Lawyer, journalist and “Four Seasons” fan Rex Woodard and Thomas DeVito, an original band member, entered into a written agreement for Woodard to ghostwrite DeVito’s autobiography (the Work). Woodard and DeVito agreed to split the proceeds from publishing and exploiting the Work. Woodard died in 1991, after completing the Work, but before publication. DeVito registered the Work under his name four months before Woodard’s death. The Work was never published.
A convoluted series of agreements and events followed. Ultimately, the musical “Jersey Boys” incorporated some portion of the Work. Donna Corbello, Woodard’s widow and heir, sued DeVito, band members Frankie Valli and Robert Gaudio and the writers, directors and producers of the “Jersey Boys” for a variety of claims, including copyright infringement. Corbello argued that “she, as legatee of Woodward’s joint copyright in the Work, deserves to share in the profits reaped by the various Appellees’ licensing and assignment, or infringement, as the case may be, of the underlying rights.” (Opinion pdf page 8). The district court ruled against Corbello on all issues and taxed costs against her.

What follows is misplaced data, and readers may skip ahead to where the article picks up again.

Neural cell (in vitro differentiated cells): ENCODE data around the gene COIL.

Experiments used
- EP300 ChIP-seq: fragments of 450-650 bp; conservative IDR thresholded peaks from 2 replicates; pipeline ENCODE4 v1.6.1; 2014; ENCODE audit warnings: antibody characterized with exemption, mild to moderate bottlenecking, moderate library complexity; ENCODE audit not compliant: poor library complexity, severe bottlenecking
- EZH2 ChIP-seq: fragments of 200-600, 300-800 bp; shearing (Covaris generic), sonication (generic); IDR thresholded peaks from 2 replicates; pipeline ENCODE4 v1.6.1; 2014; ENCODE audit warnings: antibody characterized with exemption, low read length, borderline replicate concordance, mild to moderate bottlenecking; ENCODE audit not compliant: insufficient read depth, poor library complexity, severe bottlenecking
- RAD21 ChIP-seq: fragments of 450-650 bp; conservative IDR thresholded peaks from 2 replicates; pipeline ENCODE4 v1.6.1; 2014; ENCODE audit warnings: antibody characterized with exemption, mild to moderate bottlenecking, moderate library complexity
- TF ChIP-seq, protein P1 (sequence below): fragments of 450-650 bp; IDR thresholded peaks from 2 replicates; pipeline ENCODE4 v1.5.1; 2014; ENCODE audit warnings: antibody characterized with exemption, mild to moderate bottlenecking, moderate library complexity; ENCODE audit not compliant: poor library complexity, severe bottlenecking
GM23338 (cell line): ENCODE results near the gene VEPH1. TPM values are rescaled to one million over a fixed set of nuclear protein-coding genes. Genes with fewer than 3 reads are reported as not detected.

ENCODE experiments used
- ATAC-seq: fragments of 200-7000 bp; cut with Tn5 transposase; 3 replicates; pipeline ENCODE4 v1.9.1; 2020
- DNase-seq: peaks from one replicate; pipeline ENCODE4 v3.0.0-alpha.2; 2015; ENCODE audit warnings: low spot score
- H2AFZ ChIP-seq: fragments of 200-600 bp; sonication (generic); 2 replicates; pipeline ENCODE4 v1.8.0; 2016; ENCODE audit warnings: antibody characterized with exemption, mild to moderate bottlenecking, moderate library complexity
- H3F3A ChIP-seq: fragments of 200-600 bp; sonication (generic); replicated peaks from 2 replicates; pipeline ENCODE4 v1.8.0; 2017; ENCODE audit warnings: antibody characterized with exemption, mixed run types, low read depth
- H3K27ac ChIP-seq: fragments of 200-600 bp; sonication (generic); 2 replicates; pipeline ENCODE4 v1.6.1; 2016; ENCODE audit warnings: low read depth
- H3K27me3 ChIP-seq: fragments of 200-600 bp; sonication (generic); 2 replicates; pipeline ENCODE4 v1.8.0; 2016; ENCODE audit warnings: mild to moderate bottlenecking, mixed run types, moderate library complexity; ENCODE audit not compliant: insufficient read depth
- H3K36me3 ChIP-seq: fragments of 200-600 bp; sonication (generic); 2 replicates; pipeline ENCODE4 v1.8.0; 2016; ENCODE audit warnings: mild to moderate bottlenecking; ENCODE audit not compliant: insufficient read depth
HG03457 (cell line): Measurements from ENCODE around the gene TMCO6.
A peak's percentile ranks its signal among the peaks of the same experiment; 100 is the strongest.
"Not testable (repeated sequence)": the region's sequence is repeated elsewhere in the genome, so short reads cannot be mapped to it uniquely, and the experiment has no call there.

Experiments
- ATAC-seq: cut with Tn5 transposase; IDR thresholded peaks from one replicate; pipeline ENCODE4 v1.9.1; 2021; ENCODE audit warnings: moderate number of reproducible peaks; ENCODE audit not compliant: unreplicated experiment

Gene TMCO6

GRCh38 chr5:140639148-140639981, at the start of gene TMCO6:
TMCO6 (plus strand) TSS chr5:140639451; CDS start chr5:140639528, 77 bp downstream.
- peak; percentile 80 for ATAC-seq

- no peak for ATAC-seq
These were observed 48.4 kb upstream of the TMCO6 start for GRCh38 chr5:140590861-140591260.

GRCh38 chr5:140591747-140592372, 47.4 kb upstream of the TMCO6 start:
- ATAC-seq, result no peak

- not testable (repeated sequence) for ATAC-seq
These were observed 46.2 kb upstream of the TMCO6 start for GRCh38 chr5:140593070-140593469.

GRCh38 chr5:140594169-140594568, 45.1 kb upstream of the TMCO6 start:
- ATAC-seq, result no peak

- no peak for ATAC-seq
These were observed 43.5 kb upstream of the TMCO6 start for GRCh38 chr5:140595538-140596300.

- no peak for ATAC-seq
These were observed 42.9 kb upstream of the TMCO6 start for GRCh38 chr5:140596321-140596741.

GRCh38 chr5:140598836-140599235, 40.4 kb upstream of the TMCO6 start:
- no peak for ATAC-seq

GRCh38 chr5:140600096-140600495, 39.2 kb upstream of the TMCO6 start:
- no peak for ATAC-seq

The Ninth Circuit framed the issue: “We must decide whether a contractual grant of the exclusive right to use an individual’s ‘biographies’ to create a Broadway musical stage play also constitutes a transfer of a copyright ownership interest in that individual’s unpublished autobiography.” (Opinion pdf page 5).